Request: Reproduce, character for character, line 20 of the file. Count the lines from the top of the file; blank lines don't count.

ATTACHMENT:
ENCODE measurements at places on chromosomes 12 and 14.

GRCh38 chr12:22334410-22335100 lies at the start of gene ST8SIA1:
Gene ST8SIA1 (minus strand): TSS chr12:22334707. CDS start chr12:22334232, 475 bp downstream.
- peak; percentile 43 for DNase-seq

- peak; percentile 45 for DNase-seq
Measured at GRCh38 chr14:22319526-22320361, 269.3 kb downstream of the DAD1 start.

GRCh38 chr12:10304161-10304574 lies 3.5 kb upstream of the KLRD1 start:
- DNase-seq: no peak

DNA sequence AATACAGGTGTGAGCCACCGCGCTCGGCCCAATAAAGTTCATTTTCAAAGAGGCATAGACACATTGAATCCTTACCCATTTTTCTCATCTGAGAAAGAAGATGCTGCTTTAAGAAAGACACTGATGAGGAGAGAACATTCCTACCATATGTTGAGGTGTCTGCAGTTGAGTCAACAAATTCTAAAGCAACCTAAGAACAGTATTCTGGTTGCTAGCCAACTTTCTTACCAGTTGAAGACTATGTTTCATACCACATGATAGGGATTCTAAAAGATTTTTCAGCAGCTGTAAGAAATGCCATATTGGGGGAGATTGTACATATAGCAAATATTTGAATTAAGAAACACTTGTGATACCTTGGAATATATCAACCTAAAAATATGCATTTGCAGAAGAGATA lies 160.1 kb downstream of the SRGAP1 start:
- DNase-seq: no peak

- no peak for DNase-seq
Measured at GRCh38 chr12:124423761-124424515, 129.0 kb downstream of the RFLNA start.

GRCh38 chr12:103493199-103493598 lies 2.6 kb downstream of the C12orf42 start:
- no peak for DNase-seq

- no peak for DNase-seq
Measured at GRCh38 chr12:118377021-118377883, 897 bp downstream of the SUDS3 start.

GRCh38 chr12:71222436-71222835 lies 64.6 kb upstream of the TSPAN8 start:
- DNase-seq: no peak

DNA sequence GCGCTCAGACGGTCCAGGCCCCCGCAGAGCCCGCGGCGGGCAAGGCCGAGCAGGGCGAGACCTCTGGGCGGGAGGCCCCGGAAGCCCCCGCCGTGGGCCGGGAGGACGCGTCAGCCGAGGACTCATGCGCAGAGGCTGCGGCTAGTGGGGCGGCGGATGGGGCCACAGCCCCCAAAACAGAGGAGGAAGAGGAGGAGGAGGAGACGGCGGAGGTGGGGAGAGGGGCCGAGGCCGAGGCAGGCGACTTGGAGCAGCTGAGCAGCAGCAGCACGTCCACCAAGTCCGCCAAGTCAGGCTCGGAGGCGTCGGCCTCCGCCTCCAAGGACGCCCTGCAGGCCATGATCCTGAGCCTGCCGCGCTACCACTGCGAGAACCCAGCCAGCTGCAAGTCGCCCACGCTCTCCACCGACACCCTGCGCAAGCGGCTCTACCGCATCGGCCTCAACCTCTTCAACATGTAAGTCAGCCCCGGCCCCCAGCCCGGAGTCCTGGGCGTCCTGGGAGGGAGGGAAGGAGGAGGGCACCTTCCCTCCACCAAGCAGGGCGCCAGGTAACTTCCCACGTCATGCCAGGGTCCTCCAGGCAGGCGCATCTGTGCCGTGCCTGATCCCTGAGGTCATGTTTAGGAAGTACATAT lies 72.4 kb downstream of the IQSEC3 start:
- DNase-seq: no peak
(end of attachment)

- DNase-seq: no peak